Grammy-Winning R&B Singer James Ingram Dies At 66
The singer reportedly passed away from brain cancer.
The music industry has lost another talented soul. Grammy Award-winning R&B singer, James Ingram reportedly passed away on Tuesday (Jan. 29), CNN confirms. He reportedly died from brain cancer at the age of 66.
Ingram's longtime friend and collaborator, Debbie Allen also confirmed the news on Twitter. "I have lost my dearest friend and creative partner James Ingram to the Celestial Choir," she tweeted. "He will always be cherished, loved and remembered for his genius, his love of family and his humanity. I am blessed to have been so close. We will forever speak his name."
Quincy Jones also sent a statement to Billboard. "There are no words to convey how much my heart aches with the news of the passing of my baby brother James Ingram," Jones said. "With that soulful, whisky sounding voice, James Ingram was simply magical. From the minute I first heard his voice on the demo tape for 'Just Once,' to 'One Hundred Ways,' his classic duet with Patti Austin 'How Do You Keep the Music Playing,' 'Secret Garden,' 'We Are the World,' and all of our recordings, every beautiful note that James sang pierced your essence and comfortably made itself at home. But it was really no surprise because James was a beautiful human being, with a heart the size of the moon. James Ingram was, and always will be, beyond compare. Rest In Peace baby brother. You will be in my heart forever."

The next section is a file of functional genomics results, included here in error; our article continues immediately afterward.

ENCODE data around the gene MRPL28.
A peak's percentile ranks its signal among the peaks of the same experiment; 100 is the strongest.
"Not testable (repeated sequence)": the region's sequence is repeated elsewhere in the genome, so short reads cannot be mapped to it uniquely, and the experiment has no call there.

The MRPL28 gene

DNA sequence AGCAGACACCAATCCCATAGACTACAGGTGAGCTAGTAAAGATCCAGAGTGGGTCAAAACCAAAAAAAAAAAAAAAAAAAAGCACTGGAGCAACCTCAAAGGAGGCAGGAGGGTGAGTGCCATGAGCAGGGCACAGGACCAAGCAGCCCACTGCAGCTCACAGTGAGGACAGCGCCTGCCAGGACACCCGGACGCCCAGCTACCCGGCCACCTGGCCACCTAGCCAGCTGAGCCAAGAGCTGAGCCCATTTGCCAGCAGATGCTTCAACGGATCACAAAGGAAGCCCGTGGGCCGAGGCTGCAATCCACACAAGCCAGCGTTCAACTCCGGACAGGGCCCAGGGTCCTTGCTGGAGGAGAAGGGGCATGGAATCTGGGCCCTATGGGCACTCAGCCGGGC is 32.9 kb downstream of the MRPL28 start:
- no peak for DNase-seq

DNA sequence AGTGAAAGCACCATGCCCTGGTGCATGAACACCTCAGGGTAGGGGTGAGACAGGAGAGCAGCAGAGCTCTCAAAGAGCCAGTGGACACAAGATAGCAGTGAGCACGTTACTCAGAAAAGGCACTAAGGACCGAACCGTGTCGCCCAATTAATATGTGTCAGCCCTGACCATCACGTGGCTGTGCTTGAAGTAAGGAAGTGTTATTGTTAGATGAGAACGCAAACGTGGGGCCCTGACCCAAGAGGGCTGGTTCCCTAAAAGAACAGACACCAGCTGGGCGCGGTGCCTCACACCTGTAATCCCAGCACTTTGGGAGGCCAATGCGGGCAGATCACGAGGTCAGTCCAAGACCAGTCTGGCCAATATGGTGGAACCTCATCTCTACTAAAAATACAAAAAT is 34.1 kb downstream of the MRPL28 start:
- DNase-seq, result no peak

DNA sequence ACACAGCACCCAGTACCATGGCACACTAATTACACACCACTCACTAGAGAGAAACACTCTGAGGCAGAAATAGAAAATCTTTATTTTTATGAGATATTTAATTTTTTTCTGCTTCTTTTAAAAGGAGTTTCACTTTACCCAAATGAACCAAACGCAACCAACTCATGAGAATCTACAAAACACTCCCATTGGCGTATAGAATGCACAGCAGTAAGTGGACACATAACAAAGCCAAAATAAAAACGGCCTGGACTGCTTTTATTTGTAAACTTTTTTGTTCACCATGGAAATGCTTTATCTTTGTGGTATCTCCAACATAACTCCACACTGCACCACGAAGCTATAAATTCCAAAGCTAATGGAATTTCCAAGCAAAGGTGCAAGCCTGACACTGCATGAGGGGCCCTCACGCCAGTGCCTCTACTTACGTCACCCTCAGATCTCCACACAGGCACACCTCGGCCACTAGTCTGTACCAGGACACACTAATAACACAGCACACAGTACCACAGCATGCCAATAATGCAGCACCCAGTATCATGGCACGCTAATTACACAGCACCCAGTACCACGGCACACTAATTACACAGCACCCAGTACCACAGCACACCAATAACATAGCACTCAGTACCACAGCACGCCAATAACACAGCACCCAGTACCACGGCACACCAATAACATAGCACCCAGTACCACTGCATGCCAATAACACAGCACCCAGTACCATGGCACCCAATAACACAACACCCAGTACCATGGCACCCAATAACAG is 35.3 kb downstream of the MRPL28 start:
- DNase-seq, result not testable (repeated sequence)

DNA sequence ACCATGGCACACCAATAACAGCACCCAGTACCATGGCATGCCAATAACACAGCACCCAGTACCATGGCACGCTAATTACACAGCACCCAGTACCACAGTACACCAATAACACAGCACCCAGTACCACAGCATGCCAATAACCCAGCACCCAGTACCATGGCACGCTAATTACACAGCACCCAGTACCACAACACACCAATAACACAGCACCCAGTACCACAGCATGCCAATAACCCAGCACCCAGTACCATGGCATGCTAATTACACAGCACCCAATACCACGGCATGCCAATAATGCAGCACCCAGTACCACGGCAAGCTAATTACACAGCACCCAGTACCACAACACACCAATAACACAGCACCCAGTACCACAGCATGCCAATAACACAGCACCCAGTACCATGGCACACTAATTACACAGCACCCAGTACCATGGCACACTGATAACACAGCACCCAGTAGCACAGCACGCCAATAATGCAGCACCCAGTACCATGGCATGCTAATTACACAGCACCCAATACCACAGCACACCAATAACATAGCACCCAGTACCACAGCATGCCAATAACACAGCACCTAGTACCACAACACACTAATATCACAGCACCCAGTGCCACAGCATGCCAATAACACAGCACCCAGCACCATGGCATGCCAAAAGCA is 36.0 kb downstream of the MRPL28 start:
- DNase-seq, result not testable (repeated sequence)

Ingram's career reportedly spanned over the course of more than two decades. He earned nine singles on the Billboard Hot 100 throughout his career, including 1983's "Baby Come to Me" with Patti Austin," I Don't Have the Heart" in 1990, and 1987's "Somewhere Out There."
He also co-wrote top-charting songs for Michael Jackson like "P.Y.T. (Pretty Young Thing)," which appeared on Jackson's historic Thriller album.
Ingram was a two-time Grammy-winner. He collected the prestigious award for his 1981 performance of "One Hundred Days" and another one for his 1984 duet with Michael McDonald, "Yah Mo B There." He also received nominations for best original songs at the 1993 and 1994 Oscars for writing "The Day I Fall in Love" from Beethoven's 2nd and "Look What Love Has Done" from Junior respectively.
The talented singer is reportedly survived by his wife and family. Catch all of the reactions from celebrities and friends below.